Crow’s Theatre to bid farewell to managing director Monica Esteves

Monica Esteves, managing director at Crow's Theatre in Leslieville, will be heading to her new role of executive director at Canadian Stage in March.


Since 2010 Monica Esteves has been the managing director at Crow’s Theatre in Leslieville, sparking a creative neighbourhood playhouse for high quality, world class theatre in the east end community.

Cultivating physical spaces for culture is important to Crow’s, as families in the community have been responsive after three rounds of consultations throughout the last eight years.

After over a decade living in the Beach, Esteves has enhanced and elevated the experience of preforming arts in the east end of Toronto.

In the process of filling her role to Executive Director at the Canadian Stage, Esteves said that “within the next two months I’m working part time at both Crow’s and the Canadian Stage, I want to give the organization a good transition period to find a new managing director. I’ll be officially full time at the Canadian Stage at the beginning of March.”

“My first years working were actually at the Canadian Stage, where I began to work on the management side of theatre, eventually I moved towards producing within the company. In 2004 I left to work with Canada’s National Women’s Theatre, moving to Prose theatre five years after—it’s been busy and I’m excited to go back to an organization that has been so formative to my career” she explained.

Esteves is eager to take on larger work at the Canadian Stage, located on Berkeley and Front; “the last two years have been so financially and artistically successful at Crow’s with respect to growth of audience, and development of response— I’m leaving the theatre in good hands.”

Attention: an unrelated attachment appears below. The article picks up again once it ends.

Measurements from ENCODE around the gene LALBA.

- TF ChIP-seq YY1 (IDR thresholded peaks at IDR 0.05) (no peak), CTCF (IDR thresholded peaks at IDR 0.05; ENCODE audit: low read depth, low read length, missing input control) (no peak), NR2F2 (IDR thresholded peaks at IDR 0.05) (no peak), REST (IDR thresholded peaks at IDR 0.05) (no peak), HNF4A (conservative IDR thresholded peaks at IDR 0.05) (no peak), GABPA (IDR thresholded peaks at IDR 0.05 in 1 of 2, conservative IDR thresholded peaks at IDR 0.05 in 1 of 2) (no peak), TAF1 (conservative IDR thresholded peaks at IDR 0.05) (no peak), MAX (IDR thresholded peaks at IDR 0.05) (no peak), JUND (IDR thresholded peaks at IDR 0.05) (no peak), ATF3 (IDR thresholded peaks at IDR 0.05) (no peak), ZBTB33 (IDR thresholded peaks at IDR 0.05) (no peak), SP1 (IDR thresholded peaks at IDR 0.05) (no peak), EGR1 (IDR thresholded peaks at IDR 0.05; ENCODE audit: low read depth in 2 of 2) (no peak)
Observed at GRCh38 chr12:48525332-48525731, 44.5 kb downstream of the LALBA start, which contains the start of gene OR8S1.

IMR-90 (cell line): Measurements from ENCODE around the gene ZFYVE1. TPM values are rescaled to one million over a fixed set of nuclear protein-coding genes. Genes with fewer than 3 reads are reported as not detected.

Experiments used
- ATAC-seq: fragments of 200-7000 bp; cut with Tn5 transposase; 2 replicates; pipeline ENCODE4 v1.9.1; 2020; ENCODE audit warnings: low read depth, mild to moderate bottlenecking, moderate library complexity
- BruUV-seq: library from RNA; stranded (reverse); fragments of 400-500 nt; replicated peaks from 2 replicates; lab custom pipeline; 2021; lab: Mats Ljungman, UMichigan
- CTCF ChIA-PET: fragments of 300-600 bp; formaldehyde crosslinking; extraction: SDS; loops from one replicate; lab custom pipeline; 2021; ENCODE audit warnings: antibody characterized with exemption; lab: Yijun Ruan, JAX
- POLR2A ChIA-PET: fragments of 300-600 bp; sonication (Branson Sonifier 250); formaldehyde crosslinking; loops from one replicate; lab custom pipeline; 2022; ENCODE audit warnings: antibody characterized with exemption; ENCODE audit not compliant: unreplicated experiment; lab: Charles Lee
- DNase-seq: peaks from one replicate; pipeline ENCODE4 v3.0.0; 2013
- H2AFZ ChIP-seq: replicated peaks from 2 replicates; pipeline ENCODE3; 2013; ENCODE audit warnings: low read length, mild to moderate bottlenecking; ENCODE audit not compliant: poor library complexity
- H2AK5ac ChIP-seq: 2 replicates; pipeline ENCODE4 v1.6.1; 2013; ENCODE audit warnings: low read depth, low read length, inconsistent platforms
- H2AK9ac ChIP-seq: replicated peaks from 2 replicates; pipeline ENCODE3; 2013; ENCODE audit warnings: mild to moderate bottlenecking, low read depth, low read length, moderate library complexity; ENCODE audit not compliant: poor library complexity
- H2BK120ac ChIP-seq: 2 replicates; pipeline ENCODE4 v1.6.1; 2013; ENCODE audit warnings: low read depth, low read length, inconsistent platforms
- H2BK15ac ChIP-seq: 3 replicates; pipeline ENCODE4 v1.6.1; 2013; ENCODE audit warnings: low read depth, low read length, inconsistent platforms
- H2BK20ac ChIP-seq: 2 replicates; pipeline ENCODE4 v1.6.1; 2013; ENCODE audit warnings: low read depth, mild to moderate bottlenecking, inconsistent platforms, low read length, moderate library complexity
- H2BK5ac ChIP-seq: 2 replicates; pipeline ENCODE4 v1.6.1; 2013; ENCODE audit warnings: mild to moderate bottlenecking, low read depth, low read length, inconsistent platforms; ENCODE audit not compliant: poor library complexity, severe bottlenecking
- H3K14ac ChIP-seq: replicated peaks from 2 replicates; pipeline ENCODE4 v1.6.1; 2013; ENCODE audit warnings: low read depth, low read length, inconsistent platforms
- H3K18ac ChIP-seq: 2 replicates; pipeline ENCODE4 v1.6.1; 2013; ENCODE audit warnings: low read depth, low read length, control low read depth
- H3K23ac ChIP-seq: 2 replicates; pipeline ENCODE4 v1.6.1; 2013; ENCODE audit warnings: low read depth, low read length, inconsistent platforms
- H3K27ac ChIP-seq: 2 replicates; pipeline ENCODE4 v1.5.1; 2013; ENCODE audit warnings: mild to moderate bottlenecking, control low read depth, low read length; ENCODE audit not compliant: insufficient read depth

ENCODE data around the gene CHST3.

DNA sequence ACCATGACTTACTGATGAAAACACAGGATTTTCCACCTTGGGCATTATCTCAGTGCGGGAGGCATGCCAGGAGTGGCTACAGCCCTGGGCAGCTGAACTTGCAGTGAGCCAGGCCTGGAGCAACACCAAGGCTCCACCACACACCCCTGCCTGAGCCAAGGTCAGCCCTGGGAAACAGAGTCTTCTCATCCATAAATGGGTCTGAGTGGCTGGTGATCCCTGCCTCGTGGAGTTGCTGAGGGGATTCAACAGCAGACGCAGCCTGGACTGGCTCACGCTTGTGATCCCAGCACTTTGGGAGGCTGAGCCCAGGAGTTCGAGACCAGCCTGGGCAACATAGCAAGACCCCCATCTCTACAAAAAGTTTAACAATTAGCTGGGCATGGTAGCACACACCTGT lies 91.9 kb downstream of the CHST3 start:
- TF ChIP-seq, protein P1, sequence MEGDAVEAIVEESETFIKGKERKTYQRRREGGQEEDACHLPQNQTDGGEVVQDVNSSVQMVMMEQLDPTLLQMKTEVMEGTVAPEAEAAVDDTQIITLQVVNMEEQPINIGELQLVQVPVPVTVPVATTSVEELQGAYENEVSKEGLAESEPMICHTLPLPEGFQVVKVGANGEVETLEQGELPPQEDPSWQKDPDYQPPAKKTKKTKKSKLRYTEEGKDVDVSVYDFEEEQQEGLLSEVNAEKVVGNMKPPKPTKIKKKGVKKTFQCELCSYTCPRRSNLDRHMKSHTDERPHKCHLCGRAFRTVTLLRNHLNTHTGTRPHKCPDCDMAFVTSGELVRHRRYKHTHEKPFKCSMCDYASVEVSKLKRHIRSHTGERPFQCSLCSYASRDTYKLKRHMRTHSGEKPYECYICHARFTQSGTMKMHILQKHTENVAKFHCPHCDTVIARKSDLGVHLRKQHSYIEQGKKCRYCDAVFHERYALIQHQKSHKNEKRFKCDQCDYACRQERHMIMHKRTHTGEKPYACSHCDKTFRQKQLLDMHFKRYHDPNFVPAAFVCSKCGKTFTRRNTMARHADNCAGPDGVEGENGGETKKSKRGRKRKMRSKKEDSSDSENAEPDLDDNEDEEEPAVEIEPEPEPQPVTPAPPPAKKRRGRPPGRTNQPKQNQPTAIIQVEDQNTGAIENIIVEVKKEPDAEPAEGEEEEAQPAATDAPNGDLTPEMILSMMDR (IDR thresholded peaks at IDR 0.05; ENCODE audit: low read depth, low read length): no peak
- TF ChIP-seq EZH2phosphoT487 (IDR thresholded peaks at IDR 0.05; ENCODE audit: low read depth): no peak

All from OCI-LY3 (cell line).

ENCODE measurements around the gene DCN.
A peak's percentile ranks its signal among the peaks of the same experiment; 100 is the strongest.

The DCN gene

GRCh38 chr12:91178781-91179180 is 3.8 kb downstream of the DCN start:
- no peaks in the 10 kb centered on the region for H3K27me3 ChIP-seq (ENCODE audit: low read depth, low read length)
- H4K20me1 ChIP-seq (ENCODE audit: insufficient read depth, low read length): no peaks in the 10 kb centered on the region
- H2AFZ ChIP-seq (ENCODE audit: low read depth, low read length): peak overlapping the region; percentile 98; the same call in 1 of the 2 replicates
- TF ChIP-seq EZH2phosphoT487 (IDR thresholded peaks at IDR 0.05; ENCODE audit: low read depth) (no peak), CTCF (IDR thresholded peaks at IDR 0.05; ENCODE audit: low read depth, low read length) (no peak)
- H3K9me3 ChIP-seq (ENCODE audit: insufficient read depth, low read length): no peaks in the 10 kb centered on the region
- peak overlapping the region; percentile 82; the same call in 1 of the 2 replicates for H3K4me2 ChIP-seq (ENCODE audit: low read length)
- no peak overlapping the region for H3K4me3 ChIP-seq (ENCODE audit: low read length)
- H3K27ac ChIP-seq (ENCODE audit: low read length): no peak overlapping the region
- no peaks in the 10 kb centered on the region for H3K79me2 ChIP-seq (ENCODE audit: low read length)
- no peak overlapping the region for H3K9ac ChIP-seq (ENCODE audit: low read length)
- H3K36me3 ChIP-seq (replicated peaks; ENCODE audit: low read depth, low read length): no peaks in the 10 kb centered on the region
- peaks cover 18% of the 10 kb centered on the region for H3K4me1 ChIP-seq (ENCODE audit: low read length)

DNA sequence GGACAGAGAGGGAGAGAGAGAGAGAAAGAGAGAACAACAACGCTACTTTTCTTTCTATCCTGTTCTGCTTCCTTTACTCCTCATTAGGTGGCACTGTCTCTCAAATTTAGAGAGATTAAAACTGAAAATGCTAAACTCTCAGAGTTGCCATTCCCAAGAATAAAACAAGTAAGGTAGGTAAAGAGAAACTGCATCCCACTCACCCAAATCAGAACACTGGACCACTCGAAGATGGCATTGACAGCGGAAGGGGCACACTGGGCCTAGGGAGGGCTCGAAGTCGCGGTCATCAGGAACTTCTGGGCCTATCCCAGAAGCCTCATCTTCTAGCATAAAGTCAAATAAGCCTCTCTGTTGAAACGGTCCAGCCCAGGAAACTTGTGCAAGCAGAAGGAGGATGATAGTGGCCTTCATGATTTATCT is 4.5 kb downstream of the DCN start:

There’s not many preforming arts facilities east of the Don Valley, which has 1.3 million people in a rapidly transforming neighbourhood with solid cultural infrastructure; Crow’s has been a neighbourhood staple for decades being founded in 1983.

After embarking on a seven-year project Esteves said “with 12 million dollars in funding that our non-for-profit theatre has privately raised, we have worked with architects, developers and partners to build this stunning facility.”

With 15-17 productions going on each season, Crow’s has a multi-configurational, flexible 200-seat theatre, and a 90-seat studio for small performances. In addition there’s a 200-seat restaurant that operators can lease out; it’s clear that there aren’t many theatres with such opportunity for originality.

Approaching their two-year anniversary of renovation completion, Crow’s has also decided to rent out their venue spaces for events such as weddings, farmers’ markets, office holiday parties, and many other celebrations.

“Due to the technical capacity of the theatre we are in high demand for corporate events; not many spaces can compete with our costs of technical inventory” Esteves said.

Kids programming is also available at the theatre; from dramatic arts classes, March break camp, Sunday afternoon family concerts, to ‘Banter for Babies’ in their restaurant. Esteves said that “we learned our local area has the most households with children under the age of six in all of Toronto. That’s a lot of families who need a physical space for culture.”

Located at 345 Carlaw Ave., Crow’s has built a large audience through traction and awareness—any time of year there are at least two shows to choose from at the theatre.

Over the next month audiences see productions such as Tartuffe, Grace, The Wedding Party, Old Man River, and Mary’s Wedding; listings can also be found on the Crow’s Theatre website at

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